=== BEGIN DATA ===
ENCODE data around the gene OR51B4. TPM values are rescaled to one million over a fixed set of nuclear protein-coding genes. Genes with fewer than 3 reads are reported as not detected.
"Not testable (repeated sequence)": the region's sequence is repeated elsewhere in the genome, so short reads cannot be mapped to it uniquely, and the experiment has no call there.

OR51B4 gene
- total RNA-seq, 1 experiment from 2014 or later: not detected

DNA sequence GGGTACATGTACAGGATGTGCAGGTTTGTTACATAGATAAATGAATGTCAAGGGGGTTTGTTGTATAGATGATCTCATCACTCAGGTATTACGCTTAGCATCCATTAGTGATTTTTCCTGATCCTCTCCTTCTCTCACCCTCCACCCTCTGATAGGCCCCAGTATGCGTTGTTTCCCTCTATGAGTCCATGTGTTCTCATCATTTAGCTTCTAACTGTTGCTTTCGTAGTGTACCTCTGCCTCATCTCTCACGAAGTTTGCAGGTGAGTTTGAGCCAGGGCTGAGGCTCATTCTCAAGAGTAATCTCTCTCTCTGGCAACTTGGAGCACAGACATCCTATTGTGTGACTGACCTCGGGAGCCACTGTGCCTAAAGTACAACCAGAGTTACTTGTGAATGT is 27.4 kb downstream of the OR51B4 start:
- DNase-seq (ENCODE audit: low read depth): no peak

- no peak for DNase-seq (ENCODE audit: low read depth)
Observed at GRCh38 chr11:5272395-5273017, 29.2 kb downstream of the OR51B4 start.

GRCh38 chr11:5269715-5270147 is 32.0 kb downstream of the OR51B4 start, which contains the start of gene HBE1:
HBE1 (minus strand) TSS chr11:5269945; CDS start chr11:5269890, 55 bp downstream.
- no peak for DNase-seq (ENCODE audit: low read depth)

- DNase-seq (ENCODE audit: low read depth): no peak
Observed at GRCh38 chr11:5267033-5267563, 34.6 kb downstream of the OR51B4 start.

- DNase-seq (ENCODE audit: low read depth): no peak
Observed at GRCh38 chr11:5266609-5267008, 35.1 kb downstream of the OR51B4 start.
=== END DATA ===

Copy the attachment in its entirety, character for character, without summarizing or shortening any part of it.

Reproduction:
ENCODE data around the gene OR51B4. TPM values are rescaled to one million over a fixed set of nuclear protein-coding genes. Genes with fewer than 3 reads are reported as not detected.
"Not testable (repeated sequence)": the region's sequence is repeated elsewhere in the genome, so short reads cannot be mapped to it uniquely, and the experiment has no call there.

OR51B4 gene
- total RNA-seq, 1 experiment from 2014 or later: not detected

DNA sequence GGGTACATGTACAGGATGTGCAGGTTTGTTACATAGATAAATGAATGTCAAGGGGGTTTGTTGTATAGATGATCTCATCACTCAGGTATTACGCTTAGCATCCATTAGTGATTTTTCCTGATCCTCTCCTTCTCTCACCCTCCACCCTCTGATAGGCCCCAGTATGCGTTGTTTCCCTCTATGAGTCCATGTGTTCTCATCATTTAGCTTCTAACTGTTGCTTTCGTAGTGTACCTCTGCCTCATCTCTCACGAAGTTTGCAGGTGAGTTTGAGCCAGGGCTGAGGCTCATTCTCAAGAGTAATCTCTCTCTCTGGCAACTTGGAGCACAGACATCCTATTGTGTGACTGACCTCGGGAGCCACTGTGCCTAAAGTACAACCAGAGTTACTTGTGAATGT is 27.4 kb downstream of the OR51B4 start:
- DNase-seq (ENCODE audit: low read depth): no peak

- no peak for DNase-seq (ENCODE audit: low read depth)
Observed at GRCh38 chr11:5272395-5273017, 29.2 kb downstream of the OR51B4 start.

GRCh38 chr11:5269715-5270147 is 32.0 kb downstream of the OR51B4 start, which contains the start of gene HBE1:
HBE1 (minus strand) TSS chr11:5269945; CDS start chr11:5269890, 55 bp downstream.
- no peak for DNase-seq (ENCODE audit: low read depth)

- DNase-seq (ENCODE audit: low read depth): no peak
Observed at GRCh38 chr11:5267033-5267563, 34.6 kb downstream of the OR51B4 start.

- DNase-seq (ENCODE audit: low read depth): no peak
Observed at GRCh38 chr11:5266609-5267008, 35.1 kb downstream of the OR51B4 start.